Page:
The Orange-Brown Lactarius (1/5)

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Large quantities of white milk flow from this mushroom when it is broken open. The French call it “Little cow.” This milk is a peculiarity it shares with other Lactarius mushrooms we shall meet later on. Be­ginners will find it a godsend because none of the mushrooms with milk are poisonous, although some of them are too bitter to be eaten. How can the good-tasting ones be recognized? It is the simplest thing in the world: put a tiny piece on the tip of your tongue and you will soon find out! If all goes well you can go ahead and pick without fear.

Cap                    Red and downy, darker toward the center. Convex becoming funnel-shaped. Average 111 to 4 inches across. The flesh turns brown when cut.

Gills                  Adnate, unequal, crowded. cream with brown patches.

Spores              White.

Stem                  Cylindrical, cream near the gills red lower down, firm. Neither volva nor ring.

Habitat            Woods.

Season              Summer.

Special             Gives a sweet-smelling, white milk when broken.

Features

Recipes            May be eaten raw. Can be included in salads or

served with fresh cream flavored with a teaspoon of lemon juice. Lightly browned in oil with chopped shal­lots it goes well with roast pork. Pickled in vinegar you can eat it in the same way as gherkins.

A country recipe for the Delicious Milky Cap is also good for this one. Grill them with the caps bottom side up over hot charcoal, or better still over the glowing embers of vine prunings * Sprinkle a few drops of olive oil, salt. and pepper on the gills, and do not forget a speck of garlic.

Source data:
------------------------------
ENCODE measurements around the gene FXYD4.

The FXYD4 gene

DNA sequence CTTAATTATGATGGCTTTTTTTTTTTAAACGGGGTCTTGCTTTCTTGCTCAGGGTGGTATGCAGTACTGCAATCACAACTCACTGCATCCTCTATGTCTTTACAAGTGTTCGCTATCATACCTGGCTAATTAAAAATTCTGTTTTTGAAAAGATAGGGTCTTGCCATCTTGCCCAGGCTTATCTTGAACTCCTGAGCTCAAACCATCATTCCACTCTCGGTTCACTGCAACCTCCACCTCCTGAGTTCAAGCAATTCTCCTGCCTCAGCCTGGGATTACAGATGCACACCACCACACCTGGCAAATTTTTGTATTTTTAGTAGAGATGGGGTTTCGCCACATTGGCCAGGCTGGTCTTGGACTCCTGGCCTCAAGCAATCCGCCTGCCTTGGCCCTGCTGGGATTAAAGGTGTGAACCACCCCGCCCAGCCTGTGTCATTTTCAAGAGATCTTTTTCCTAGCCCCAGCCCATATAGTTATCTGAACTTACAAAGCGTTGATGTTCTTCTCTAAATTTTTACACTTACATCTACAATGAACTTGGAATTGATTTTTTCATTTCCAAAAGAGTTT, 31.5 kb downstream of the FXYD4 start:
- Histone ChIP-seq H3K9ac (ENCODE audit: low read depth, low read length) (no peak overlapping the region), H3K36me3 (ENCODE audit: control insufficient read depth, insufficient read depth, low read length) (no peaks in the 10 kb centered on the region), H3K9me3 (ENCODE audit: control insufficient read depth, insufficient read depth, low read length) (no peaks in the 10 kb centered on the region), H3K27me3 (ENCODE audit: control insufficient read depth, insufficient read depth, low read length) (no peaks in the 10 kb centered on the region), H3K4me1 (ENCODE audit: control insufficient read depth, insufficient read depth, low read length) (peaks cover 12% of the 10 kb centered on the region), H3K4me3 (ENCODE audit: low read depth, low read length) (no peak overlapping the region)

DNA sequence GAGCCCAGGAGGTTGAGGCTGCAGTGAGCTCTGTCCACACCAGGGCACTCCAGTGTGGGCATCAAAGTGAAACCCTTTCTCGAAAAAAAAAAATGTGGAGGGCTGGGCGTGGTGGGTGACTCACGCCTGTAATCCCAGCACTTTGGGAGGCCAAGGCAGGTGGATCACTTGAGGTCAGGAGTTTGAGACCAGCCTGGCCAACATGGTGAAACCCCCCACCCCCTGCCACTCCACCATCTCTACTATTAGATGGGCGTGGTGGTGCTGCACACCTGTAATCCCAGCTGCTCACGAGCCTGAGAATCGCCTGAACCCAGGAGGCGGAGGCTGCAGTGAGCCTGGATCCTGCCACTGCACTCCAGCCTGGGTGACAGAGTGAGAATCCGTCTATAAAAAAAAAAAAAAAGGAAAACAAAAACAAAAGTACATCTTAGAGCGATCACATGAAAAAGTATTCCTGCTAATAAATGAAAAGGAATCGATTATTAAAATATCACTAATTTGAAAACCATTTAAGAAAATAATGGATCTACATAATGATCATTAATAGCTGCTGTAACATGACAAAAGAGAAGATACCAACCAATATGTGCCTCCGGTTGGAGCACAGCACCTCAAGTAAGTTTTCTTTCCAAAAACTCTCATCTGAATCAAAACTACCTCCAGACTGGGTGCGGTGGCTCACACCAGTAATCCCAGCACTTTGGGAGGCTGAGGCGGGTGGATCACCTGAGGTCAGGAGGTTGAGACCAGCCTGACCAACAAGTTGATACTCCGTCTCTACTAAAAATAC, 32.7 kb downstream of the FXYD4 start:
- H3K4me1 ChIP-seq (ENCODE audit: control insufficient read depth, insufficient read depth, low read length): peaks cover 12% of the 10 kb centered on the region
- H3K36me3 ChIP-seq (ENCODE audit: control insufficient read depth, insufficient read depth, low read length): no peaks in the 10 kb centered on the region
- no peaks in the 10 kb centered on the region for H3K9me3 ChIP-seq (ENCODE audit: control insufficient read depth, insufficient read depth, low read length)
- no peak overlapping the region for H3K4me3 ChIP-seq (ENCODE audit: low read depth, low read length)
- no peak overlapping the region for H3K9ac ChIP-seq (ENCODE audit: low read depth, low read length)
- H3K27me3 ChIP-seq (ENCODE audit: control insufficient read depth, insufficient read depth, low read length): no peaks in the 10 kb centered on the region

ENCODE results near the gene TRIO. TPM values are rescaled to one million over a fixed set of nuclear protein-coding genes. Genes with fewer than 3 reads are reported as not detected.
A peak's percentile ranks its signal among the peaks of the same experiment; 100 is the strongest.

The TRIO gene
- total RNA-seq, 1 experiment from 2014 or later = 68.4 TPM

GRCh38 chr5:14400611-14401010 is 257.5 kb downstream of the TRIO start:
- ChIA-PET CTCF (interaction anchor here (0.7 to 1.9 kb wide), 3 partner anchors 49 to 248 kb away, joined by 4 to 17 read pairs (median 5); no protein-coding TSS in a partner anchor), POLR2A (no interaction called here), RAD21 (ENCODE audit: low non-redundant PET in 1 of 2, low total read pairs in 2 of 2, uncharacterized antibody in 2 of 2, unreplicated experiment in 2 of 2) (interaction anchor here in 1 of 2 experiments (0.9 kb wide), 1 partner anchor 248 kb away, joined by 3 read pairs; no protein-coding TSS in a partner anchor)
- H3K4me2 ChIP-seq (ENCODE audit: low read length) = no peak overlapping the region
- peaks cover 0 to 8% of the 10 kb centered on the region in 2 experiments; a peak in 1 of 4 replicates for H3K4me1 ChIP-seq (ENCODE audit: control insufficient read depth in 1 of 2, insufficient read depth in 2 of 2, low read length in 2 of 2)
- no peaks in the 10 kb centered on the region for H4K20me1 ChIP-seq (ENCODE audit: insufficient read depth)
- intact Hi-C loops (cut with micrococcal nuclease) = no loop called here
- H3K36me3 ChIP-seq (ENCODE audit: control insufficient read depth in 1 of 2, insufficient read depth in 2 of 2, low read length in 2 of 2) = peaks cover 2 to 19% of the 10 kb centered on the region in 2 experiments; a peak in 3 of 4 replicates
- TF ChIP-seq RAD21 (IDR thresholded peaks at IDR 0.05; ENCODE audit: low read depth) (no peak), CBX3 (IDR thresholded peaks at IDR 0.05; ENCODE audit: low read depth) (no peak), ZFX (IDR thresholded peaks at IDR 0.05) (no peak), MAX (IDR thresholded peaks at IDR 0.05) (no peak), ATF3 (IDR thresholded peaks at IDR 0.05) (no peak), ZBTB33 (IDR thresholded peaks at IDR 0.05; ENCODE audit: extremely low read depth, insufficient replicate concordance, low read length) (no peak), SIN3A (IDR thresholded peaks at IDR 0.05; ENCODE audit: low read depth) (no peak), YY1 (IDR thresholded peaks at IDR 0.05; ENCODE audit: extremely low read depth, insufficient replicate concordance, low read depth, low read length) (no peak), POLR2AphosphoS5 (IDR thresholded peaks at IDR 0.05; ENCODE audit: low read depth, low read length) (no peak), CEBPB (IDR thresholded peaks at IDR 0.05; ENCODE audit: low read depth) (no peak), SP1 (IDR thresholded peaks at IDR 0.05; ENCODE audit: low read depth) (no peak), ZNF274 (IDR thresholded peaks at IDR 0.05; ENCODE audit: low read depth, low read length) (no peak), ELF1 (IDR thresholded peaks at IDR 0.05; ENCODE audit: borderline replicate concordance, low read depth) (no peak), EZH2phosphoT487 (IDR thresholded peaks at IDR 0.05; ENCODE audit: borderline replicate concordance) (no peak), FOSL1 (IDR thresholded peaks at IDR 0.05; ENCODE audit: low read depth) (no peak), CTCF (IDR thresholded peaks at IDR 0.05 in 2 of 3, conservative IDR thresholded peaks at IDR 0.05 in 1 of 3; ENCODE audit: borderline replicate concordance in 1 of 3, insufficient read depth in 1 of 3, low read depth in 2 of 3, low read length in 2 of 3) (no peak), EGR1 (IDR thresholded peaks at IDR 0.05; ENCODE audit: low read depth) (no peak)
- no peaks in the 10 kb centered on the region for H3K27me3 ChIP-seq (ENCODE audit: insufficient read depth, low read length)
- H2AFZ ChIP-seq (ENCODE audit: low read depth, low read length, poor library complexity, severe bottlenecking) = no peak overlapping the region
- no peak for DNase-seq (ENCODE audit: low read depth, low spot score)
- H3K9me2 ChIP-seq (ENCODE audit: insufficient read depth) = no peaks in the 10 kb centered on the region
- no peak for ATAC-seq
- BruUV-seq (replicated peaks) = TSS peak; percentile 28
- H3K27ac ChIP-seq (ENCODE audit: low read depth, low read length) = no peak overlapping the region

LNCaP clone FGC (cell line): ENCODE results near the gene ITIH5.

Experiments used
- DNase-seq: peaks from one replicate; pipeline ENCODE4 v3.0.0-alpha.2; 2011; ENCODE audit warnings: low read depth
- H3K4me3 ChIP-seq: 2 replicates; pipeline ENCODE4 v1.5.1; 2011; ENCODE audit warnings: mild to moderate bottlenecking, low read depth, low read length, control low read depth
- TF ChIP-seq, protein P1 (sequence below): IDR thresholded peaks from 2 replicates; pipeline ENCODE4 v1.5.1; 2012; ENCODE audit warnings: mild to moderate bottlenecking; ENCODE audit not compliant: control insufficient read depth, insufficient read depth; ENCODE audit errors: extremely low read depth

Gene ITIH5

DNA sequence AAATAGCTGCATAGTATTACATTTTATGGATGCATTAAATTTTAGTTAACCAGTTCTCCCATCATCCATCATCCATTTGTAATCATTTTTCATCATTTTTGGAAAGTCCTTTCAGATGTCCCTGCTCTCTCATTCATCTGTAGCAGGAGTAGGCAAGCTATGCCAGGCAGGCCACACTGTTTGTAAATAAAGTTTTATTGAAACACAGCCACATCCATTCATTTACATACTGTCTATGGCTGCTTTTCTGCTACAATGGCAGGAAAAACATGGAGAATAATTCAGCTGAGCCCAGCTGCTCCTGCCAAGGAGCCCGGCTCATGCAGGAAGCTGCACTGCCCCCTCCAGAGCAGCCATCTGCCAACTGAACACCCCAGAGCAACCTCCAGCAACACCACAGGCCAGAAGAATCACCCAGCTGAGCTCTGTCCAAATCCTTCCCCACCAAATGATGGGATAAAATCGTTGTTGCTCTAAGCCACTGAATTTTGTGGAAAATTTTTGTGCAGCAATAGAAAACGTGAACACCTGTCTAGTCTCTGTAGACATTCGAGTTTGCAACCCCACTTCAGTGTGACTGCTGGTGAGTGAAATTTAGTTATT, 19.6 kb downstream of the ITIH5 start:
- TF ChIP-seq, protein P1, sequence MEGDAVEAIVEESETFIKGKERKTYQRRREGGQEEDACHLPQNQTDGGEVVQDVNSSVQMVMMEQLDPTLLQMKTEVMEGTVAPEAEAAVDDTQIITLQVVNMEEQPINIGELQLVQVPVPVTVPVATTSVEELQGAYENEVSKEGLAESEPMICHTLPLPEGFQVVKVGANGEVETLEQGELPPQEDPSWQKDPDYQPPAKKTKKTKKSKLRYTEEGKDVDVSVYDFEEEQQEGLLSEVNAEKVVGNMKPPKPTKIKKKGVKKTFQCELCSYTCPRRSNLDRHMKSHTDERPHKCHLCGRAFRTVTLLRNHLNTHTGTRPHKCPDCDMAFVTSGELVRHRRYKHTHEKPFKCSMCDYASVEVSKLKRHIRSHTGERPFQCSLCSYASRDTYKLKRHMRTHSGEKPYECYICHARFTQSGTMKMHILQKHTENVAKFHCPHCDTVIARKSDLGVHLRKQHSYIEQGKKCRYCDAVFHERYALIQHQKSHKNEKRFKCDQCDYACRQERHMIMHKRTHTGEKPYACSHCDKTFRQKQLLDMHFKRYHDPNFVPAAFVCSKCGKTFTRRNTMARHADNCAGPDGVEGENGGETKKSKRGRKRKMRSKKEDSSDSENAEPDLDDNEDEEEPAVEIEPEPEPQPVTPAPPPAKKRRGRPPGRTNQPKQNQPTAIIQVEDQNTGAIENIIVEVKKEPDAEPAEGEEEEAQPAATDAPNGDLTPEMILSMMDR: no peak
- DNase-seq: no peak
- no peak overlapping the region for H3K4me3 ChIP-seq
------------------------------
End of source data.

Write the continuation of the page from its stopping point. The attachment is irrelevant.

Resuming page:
Mushrooms were probably known to man from the very beginning of time. There is documentary evidence, however, only as far back as the fifth century 13 c. The celebrated Greek physician Hippocrates tells us that in his time mushrooms were used as medicine. The Ro­man poets Martial and Juvenal were fond of eating and they very much appreciated the taste of mushrooms. Later on, in the first cen­tury A.D., a Greek doctor wrote an important book on the use of mushrooms in medicine. He pointed out that even the best of them may prove to be difficult to digest if they are not eaten in moderation. For good measure he gives a decidedly original recipe for greedy people who have eaten too much of this delicious food, and here it is: make a mixture of honey and dried poultry droppings ground to a pow­der, then moisten the mix with a few drops of vinegar We sup­pose that anyone swallowing this mixture would quickly be relieved of his pains . and of his mushrooms too!

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